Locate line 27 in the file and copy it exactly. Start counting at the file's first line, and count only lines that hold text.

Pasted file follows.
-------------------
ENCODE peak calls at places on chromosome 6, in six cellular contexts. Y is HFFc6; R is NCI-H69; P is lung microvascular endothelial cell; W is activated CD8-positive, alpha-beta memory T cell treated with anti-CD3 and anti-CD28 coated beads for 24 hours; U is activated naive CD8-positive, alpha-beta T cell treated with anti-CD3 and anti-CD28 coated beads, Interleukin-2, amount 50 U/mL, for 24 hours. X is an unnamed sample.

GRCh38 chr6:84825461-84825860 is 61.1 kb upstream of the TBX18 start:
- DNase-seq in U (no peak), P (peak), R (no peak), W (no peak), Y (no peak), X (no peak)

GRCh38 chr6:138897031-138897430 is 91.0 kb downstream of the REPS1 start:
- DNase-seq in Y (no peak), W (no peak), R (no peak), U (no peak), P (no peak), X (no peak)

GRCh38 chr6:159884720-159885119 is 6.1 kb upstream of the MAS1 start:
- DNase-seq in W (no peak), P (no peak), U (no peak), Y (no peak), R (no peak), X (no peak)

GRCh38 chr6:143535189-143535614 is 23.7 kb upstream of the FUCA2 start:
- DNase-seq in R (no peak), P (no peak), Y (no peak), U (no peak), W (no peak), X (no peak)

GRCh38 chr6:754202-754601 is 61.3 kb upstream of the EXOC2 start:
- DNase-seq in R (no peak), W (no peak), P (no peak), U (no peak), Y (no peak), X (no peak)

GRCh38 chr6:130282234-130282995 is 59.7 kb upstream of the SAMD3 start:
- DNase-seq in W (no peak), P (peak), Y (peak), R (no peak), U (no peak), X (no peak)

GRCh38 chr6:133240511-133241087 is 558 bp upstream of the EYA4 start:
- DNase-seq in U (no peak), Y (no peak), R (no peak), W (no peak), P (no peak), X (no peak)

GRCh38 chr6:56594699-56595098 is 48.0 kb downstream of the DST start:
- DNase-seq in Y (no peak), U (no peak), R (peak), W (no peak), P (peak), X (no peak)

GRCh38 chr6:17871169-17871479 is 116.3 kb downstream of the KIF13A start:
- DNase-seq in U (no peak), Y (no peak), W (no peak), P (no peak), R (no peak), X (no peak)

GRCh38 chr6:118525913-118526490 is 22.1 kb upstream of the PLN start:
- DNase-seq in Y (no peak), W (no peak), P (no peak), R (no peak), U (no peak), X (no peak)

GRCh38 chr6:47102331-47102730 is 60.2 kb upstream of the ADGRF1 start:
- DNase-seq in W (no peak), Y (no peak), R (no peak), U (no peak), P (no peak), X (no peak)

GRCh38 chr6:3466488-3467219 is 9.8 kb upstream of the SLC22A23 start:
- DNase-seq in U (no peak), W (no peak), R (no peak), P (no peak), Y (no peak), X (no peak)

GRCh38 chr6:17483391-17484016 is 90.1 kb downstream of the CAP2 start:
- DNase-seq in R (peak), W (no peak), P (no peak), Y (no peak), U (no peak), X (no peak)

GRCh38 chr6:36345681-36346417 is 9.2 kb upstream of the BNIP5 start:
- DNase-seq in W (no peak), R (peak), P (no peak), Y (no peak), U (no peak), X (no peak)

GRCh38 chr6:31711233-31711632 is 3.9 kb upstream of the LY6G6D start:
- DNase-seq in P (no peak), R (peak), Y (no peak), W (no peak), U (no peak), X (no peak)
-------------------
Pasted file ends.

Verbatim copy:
- DNase-seq in R (peak), W (no peak), P (no peak), Y (no peak), U (no peak), X (no peak)